The Palestinians, of course, are also an important factor. Not only does an American administration require the will to act aggressively on peace, it needs some sense that there is a prospect of success. That depends in no small measure on believing that there is a Palestinian partner that can be relied upon. Yasser Arafat played just such a role with Bill Clinton during the Wye River negotiations, which ultimately set the stage for the collapse of Israeli Prime Minister Benjamin Netanyahu's first term in office.

Now that he's back in the premiership, the Americans have once again found Netanyahu both personally and politically impossible to deal with on peace-related issues. But they've also found the Palestinian leadership to be, from their point of view, infuriating, particularly with regard to settlements and efforts to secure greater recognition at the UN.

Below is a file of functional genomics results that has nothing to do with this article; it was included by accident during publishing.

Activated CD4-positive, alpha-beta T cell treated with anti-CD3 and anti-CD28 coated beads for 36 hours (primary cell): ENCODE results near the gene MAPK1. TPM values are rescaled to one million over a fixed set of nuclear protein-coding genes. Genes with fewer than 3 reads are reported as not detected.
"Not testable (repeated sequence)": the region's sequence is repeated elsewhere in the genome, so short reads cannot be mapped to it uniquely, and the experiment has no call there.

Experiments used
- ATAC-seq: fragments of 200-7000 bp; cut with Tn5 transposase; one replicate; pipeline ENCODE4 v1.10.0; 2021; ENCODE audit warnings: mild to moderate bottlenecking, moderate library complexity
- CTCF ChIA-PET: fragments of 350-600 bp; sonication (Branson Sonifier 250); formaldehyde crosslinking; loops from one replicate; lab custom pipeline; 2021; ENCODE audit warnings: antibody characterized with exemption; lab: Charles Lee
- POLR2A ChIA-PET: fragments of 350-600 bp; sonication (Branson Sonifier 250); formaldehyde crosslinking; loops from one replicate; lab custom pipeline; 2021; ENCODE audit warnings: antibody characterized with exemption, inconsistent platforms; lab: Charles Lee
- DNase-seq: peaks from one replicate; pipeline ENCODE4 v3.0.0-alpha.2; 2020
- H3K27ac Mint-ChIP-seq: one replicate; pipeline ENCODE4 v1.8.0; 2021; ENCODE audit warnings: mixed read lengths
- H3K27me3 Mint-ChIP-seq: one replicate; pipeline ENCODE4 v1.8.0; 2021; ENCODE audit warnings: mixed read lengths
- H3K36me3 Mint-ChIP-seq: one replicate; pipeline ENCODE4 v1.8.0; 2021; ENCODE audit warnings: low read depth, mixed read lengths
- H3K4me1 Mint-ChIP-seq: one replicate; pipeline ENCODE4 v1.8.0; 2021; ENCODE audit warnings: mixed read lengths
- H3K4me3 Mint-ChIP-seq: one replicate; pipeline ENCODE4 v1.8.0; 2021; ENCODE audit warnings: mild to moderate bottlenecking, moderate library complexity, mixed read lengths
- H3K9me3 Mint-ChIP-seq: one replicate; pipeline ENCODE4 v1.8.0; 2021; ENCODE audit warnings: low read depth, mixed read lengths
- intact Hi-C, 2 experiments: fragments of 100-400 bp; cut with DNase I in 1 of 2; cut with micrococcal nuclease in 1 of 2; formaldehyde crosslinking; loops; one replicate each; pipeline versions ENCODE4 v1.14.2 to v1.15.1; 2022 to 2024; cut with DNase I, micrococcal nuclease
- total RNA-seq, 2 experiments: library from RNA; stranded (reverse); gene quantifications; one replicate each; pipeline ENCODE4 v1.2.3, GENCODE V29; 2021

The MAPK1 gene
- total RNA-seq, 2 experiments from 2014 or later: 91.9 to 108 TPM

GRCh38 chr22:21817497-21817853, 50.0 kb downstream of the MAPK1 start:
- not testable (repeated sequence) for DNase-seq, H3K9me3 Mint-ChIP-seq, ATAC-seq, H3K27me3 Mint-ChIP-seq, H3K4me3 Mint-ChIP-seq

Under the Obama administration, the United States has precisely come to see itself as “wanting peace more than the parties themselves,” whether that's true or not. It views the Israeli leadership as belligerent and intransigent and the Palestinian leadership as petulant and incorrigible.

To this are added the domestic political constraints that allow partisan and personal politics to trump policy and the national interest. The consequence has been that the United States has all but bowed out from the pursuit of an interest that has almost unanimously been deemed vital but is now becoming increasingly regarded as unachievable.